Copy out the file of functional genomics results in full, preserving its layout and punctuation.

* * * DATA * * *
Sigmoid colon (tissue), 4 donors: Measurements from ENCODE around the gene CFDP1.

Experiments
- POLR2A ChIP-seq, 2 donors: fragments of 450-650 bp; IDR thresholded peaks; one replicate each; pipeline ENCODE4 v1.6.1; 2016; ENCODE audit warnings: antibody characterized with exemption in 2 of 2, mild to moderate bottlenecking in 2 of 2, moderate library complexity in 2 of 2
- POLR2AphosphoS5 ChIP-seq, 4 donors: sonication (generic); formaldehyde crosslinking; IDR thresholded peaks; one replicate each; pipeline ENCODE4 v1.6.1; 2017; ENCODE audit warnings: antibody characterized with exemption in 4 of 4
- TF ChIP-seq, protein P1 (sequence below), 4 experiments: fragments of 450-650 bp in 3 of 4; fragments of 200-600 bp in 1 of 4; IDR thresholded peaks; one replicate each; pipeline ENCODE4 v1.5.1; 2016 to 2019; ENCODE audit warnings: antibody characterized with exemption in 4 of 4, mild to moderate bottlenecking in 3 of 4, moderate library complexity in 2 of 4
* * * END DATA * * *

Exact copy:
Sigmoid colon (tissue), 4 donors: Measurements from ENCODE around the gene CFDP1.

Experiments
- POLR2A ChIP-seq, 2 donors: fragments of 450-650 bp; IDR thresholded peaks; one replicate each; pipeline ENCODE4 v1.6.1; 2016; ENCODE audit warnings: antibody characterized with exemption in 2 of 2, mild to moderate bottlenecking in 2 of 2, moderate library complexity in 2 of 2
- POLR2AphosphoS5 ChIP-seq, 4 donors: sonication (generic); formaldehyde crosslinking; IDR thresholded peaks; one replicate each; pipeline ENCODE4 v1.6.1; 2017; ENCODE audit warnings: antibody characterized with exemption in 4 of 4
- TF ChIP-seq, protein P1 (sequence below), 4 experiments: fragments of 450-650 bp in 3 of 4; fragments of 200-600 bp in 1 of 4; IDR thresholded peaks; one replicate each; pipeline ENCODE4 v1.5.1; 2016 to 2019; ENCODE audit warnings: antibody characterized with exemption in 4 of 4, mild to moderate bottlenecking in 3 of 4, moderate library complexity in 2 of 4